Shopping List

Shopping list

Work by Rob van Avesaath

Pen or Pencil

How many people still write with a pen or pencil? I’m writing this with a keyboard right now. You can read what I’m saying but it is not so easy to discern my mood. There are few additional clues outside my choice of words and subject.



Handwriting tells us a lot of things we don’t even have to analyse, we just see and so we know. Sort of primal instincts like those we notice in a fraction of a second when we look at a person’s face. When we used to send each other handwritten letters (that was not so long ago), we could see from the handwriting if what the person was telling us was sincere. But we don’t have that advantage anymore. It appears to have vanished from our world.

A shopping list is just about the last bastion of handwriting that is honest, direct and revealing. We learned to write lists as a memory jog, choose unambiguous words and phrases, sometimes with details between brackets (preferences). You can see from the handwriting if the shopper was well prepared, in a rush, chaotic, they reveal their hand. People who write shopping lists leave a trail of clues about who they are and how they live. Is the list from a shopping list notepad or is it written on the back of an envelope, or a scrap of paper? What colour is the ink or pencil? Is it scrawled inconsistently or penned like a sheet of scored music?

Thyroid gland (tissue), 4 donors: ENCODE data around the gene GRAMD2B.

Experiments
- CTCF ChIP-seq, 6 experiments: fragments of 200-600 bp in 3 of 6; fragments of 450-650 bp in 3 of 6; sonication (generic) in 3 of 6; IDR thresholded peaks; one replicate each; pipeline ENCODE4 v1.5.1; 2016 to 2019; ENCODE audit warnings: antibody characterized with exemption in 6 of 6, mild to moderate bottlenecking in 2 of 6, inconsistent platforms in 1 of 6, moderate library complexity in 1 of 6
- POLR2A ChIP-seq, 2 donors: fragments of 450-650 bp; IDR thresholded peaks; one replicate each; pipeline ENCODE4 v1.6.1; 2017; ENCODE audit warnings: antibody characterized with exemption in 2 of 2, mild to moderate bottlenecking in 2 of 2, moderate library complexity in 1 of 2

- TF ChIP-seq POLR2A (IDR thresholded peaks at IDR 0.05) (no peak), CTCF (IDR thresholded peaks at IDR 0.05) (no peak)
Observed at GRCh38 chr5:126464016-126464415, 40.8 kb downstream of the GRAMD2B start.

There are lots of similarities here with other things that are created by fertile fingers. When a maker builds his or her chair or a table piece by piece, rather than from behind a computer and with a CNC machine, you can see his or her mood. Where they direct your attention, the details (preferences) why they selected one material over another for their design. It all comes together and communicates the journey from somewhere along the way to where you are standing right now in front of it. Authentic handmade designs always preserve traces of the maker’s handwriting, makers marks, it enriches them and those who own them.
What better than to put one on your shopping list, don’t you think?

Cabinets of Curiosity

We are curious makers of things, things we dream up ourselves. Remarkable, useful, beautiful and original things. Sometimes they are made entirely by hand, sometimes partly by machine, in the future perhaps by robots. May be not robots. Always with an eye for detail and with an element of fun.

If you care to follow this blog and join our journey, we’ll share our successes and (occasional) failures with you and hopefully you’ll become a frequent visitor. Suppose that depends on us keeping you entertained. So let’s get on with the words and pictures.

Work in progress


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